update a shadow image based on the changeset built and determine an update status based on one or more updates to the shadow image and the housekeeping tree, the shadow image reflecting current resources being held by the RCDS and changes to the current resources being held based on the one or more modifications to the RCDS specified, the update status indicating success or failure for the one or more updates to the housekeeping tree and the shadow image;
determine a commit or partial rollback action based on the update status, the commit action being determined given the update status indicates success and the partial rollback action being determined given the update status indicates failure; and
in an event the commit action is determined, apply the changeset built to the RCDS in a manner enabling the RCDS to atomically incorporate the plurality of incremental updates from the perspective of the active search process utilizing the RCDS.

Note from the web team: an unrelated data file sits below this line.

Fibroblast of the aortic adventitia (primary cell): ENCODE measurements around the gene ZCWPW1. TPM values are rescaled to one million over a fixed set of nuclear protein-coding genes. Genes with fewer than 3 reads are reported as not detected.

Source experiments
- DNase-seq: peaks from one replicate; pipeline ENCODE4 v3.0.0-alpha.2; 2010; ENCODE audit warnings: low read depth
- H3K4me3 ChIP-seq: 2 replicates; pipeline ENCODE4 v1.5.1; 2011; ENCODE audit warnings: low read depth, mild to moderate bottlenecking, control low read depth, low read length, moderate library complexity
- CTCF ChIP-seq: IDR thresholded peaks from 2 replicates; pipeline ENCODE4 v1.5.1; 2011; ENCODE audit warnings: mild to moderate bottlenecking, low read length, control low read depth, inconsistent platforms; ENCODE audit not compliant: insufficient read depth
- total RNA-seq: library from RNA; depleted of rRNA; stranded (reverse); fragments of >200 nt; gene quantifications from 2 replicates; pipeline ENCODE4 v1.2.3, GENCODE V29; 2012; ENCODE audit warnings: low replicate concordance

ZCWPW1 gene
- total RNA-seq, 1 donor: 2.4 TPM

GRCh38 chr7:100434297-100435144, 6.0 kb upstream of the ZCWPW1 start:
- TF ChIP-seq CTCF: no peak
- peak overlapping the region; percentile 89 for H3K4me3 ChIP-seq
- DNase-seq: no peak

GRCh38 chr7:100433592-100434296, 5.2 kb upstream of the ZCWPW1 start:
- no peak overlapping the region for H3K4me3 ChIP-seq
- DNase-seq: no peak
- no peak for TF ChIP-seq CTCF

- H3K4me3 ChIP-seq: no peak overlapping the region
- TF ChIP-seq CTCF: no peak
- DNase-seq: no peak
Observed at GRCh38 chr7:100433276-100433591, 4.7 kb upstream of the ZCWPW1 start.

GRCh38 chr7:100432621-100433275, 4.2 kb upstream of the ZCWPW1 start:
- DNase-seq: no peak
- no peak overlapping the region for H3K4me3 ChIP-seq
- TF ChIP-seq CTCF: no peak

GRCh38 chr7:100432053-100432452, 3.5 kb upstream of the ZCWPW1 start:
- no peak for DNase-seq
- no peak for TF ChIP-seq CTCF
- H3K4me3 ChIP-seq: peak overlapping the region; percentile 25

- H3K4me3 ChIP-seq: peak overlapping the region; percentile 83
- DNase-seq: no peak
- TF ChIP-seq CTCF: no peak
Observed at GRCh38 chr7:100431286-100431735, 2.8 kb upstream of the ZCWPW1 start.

17. The apparatus of claim 16 wherein the processor is further configured to perform a number of operations triggered by the plurality of incremental updates included in the batch update received that is less than another number of operations triggered by the plurality of incremental updates received on an incremental basis.
18. The apparatus of claim 16 wherein to apply the changeset built to the RCDS the processor is further configured to issue a number of instructions to a device and the number of instructions and a size of the changeset built are reduced in comparison to a cumulative number of instructions and a cumulative changeset size, the cumulative number of instructions and the cumulative changeset size corresponding to the plurality of incremental updates being received on an incremental basis.
19. The apparatus of claim 16 wherein the processor is further configured to:
determine one or more rule priority changes based on the batch update received; and
include the one or more rule priority changes determined in the changeset built.
20. The apparatus of claim 16 wherein whether or not to apply the changeset built to the RCDS is dependent on the commit action being determined.